These laws don’t all necessarily prohibit the practice, but they do regulate it in some way. 

For example, some states, such as Colorado, allow credit checks only for financial institutions and managerial positions. And Maryland allows it for positions with access to expense accounts, positions with confidentiality aspects, and a few others.

Other state-specific exemptions include positions with access to large amounts of money, law enforcement, and positions with access to specified personal information.

6 tips for improving your credit score before an employer check

You can improve your credit score to help make sure that poor credit doesn't get in the way of landing a job.

First of all, get a copy of your credit report from all three bureaus (Equifax, Experian, TransUnion) before you ever start applying for jobs. You can get one free copy a year at AnnualCreditReport.com. We have a guide that walks you through how to do that, step-by-step.

Next, comb over your reports to make sure there are no errors.

Once you’ve done that, start looking for things you can improve.

Remember that employers can’t look at your credit score, so your concern is just items that they can see.

Of course, your credit score will improve as a direct result, but you don’t have to shoot for a specific number.

1.

Dispute any errors you find. If you find errors, such as late payments you think are inaccurate or accounts that don’t belong to you, dispute them immediately. You can usually do this online through each credit bureau, or you can send dispute letters.

2.

Write goodwill letters. If you aren’t able to dispute your negative items, you can try writing your creditors goodwill letters. These are simply requests to remove items from your report out of kindness.

3.

Write 609 letters. If you don’t have any luck with initial disputes or goodwill letters, you can try 609 letters. These just allow you to exercise your rights under Section 609 of the FCRA code that says a creditor has to prove an account belongs to you or remove it from your record.

4.

Start making your payments on time. Make a decision from this point on that you will never make a late payment again if possible. If you start developing better habits now, you may be able to explain your past mistakes to prospective employers.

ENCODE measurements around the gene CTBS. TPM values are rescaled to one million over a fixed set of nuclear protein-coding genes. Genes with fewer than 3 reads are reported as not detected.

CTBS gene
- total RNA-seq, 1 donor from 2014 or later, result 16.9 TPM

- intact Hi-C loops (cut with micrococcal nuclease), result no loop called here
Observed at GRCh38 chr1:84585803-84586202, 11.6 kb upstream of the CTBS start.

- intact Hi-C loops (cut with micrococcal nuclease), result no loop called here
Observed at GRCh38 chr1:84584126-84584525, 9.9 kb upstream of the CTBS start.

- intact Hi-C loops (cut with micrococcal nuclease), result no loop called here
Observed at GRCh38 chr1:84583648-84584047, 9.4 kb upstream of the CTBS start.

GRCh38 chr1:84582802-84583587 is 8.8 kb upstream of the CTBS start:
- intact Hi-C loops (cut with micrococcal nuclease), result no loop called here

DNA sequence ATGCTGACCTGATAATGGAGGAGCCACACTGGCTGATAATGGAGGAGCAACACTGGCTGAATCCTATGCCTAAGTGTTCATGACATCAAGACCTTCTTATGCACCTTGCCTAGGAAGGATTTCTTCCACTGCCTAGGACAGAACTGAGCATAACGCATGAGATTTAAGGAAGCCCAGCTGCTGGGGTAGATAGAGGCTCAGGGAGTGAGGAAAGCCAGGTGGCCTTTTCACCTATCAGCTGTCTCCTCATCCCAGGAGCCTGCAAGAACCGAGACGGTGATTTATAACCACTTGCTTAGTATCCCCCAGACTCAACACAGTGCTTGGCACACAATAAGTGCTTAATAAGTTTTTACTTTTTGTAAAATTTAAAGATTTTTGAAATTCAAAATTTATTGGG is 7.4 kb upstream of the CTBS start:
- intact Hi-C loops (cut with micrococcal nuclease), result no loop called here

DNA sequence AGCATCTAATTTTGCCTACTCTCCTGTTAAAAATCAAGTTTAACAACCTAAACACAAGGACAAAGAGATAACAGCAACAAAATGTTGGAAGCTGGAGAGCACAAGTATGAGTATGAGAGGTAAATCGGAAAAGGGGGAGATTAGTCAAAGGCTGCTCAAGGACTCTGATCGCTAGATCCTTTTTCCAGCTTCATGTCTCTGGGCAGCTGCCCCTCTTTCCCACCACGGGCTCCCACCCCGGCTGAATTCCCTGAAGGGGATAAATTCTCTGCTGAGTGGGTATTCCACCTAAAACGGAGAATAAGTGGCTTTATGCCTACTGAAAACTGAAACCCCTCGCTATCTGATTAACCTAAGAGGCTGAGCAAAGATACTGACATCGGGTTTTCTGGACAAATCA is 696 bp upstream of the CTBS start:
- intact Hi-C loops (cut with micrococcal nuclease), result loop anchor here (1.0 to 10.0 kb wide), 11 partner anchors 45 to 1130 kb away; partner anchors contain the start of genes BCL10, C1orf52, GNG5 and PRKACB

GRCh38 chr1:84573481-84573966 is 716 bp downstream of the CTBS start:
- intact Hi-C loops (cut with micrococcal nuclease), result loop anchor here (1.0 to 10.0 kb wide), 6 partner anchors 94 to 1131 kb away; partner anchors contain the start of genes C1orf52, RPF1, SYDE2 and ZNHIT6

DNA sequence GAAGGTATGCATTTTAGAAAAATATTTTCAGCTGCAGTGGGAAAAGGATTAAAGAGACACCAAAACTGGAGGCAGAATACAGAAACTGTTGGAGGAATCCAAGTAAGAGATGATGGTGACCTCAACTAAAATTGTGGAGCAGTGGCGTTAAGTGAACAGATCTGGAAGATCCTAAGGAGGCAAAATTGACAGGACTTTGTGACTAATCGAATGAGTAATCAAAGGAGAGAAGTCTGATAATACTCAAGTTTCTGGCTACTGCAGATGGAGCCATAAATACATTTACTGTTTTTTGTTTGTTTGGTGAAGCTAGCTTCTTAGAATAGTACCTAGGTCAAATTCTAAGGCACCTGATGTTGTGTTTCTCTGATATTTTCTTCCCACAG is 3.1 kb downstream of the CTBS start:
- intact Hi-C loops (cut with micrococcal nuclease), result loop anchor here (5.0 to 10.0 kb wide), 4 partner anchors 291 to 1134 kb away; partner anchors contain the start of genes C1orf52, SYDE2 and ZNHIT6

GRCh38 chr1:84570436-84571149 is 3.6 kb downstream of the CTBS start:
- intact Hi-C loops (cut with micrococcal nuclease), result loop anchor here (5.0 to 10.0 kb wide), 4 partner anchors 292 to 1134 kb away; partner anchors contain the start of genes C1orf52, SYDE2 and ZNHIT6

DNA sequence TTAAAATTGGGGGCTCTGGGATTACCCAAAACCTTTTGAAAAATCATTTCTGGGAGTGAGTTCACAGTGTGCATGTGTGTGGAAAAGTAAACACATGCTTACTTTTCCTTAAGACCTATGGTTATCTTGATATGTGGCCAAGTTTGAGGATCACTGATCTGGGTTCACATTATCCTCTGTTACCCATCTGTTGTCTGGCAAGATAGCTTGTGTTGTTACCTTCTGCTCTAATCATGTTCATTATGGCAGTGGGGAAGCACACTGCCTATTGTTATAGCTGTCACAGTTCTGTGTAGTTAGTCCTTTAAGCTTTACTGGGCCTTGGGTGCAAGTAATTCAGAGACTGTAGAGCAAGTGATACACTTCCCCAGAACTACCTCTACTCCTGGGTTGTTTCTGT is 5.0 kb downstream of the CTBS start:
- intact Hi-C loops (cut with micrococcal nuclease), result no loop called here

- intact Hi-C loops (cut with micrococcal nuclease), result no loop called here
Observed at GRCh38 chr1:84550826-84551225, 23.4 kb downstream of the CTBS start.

5.

Pay down your debt. Your credit utilization score accounts for 30% of your credit score. And it is something some employers look at as well. Paying off some debt can make your portfolio look a lot better.

6.

Consider hiring a credit repair company. Credit repair companies can help you repair your credit, sometimes faster than you can by yourself. They’re experts at knowing what types of letters to send and how to dispute negative items. Our top recommendation is Lexington Law.

Final thoughts

Bad credit doesn’t mean you can't have your dream job.

Clean up your credit report as much as possible before applying for your next job, and work on developing better credit habits moving forward.

Cited Research Articles


CreditTakeoff.com is committed to using primary, credible sources of information to support our work. These sources include government reports, white papers, academic institutions, and authoritative financial publications.

  1. 1
    Experian: What to Know About Employment and Your Credit (Nov. 2020). Retrieved from: https://www.experian.com/blogs/ask-experian/credit-education/life-events/employment/
  2. 2
    HR.com: National Survey: Employers Universally Using Background Checks to Protect Employees, Customers and the Public (2017). Retrieved from: https://pubs.thepbsa.org/pub.cfm?id=6E232E17-B749-6287-0E86-95568FA599D1
  3. 3
    CareerBuilder: Majority of Employers Background Check Employees (Nov. 2016). Retrieved from: https://www.careerbuilder.com/advice/majority-of-employers-background-check-employees
  4. 4
     Federal Trade Commission: Fair Credit Reporting Act (Sep. 2018). Retrieved from: https://www.ftc.gov/system/files/documents/statutes/fair-credit-reporting-act/545a_fair-credit-reporting-act-0918.pdf
  5. 5
    U.S. Department of Labor: State Labor Offices (Jan. 2021). Retrieved from: https://www.dol.gov/agencies/whd/state/contacts
  6. 6
    Seyfarth Shaw LLP: Using Credit Histories in Employment Decisions: An Overview of Divergent State & Local Requirements (Jun. 2018). Retrieved from: https://www.laborandemploymentlawcounsel.com/2018/06/using-credit-histories-in-employment-decisions-an-overview-of-divergent-state-local-requirements/

About the Author


Mike Pearson

Mike is a recognized credit expert and founder of Credit Takeoff. His credit advice has been featured in CNBC, Investopedia, CreditCards.com, Bankrate, Huffpost, The Simple Dollar, Reader's Digest, LendingTree, and Quickbooks. Read more.